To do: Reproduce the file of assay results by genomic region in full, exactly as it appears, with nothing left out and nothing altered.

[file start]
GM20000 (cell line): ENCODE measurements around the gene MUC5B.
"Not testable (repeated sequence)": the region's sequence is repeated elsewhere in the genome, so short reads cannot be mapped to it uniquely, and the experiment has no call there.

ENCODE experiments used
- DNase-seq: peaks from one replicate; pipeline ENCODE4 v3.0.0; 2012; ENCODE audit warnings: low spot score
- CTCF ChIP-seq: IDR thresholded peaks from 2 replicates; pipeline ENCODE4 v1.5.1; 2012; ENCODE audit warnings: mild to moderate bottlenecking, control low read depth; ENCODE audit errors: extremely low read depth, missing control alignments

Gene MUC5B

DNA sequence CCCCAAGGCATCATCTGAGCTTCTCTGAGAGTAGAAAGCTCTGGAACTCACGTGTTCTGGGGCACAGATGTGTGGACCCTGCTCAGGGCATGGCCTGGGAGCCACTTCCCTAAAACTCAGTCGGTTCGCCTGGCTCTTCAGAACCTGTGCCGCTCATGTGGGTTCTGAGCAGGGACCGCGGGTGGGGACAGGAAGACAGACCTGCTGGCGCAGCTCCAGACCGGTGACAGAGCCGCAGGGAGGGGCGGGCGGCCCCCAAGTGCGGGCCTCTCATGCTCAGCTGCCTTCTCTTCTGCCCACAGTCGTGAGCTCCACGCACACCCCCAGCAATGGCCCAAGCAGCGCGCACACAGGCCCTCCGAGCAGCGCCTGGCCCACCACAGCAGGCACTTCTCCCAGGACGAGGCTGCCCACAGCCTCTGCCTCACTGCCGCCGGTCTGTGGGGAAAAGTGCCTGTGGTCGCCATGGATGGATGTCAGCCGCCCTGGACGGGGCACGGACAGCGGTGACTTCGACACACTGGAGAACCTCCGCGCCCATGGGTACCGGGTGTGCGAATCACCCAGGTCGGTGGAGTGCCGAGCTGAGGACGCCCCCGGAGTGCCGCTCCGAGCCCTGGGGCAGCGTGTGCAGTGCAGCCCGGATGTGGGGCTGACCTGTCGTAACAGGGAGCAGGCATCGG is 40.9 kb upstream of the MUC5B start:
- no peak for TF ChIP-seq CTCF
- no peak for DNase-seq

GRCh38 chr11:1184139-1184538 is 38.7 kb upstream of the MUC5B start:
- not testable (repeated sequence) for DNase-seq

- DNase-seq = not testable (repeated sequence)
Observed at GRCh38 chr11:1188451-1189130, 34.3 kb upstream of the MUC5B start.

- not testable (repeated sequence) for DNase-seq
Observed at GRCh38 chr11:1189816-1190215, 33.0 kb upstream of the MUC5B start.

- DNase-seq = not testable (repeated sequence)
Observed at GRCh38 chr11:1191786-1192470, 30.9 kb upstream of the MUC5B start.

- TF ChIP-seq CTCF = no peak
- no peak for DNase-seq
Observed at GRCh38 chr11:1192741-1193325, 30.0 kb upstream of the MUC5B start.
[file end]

GM20000 (cell line): ENCODE measurements around the gene MUC5B.
"Not testable (repeated sequence)": the region's sequence is repeated elsewhere in the genome, so short reads cannot be mapped to it uniquely, and the experiment has no call there.

ENCODE experiments used
- DNase-seq: peaks from one replicate; pipeline ENCODE4 v3.0.0; 2012; ENCODE audit warnings: low spot score
- CTCF ChIP-seq: IDR thresholded peaks from 2 replicates; pipeline ENCODE4 v1.5.1; 2012; ENCODE audit warnings: mild to moderate bottlenecking, control low read depth; ENCODE audit errors: extremely low read depth, missing control alignments

Gene MUC5B

DNA sequence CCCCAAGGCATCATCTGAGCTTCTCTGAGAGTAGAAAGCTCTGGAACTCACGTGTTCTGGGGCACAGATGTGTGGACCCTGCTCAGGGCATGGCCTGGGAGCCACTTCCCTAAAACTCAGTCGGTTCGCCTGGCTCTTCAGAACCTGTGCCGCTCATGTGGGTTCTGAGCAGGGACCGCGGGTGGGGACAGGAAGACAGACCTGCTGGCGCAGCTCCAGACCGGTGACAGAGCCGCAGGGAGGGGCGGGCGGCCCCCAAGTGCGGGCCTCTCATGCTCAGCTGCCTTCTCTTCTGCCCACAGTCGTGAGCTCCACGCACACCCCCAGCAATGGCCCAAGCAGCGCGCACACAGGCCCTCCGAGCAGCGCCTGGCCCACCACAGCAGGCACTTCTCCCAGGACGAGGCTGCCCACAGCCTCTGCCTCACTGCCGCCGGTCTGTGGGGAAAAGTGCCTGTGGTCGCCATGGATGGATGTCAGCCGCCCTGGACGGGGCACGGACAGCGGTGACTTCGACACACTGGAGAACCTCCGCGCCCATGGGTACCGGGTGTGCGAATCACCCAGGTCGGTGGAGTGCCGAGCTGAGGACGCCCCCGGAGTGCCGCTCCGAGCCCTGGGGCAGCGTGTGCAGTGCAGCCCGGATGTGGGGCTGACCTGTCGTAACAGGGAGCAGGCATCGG is 40.9 kb upstream of the MUC5B start:
- no peak for TF ChIP-seq CTCF
- no peak for DNase-seq

GRCh38 chr11:1184139-1184538 is 38.7 kb upstream of the MUC5B start:
- not testable (repeated sequence) for DNase-seq

- DNase-seq = not testable (repeated sequence)
Observed at GRCh38 chr11:1188451-1189130, 34.3 kb upstream of the MUC5B start.

- not testable (repeated sequence) for DNase-seq
Observed at GRCh38 chr11:1189816-1190215, 33.0 kb upstream of the MUC5B start.

- DNase-seq = not testable (repeated sequence)
Observed at GRCh38 chr11:1191786-1192470, 30.9 kb upstream of the MUC5B start.

- TF ChIP-seq CTCF = no peak
- no peak for DNase-seq
Observed at GRCh38 chr11:1192741-1193325, 30.0 kb upstream of the MUC5B start.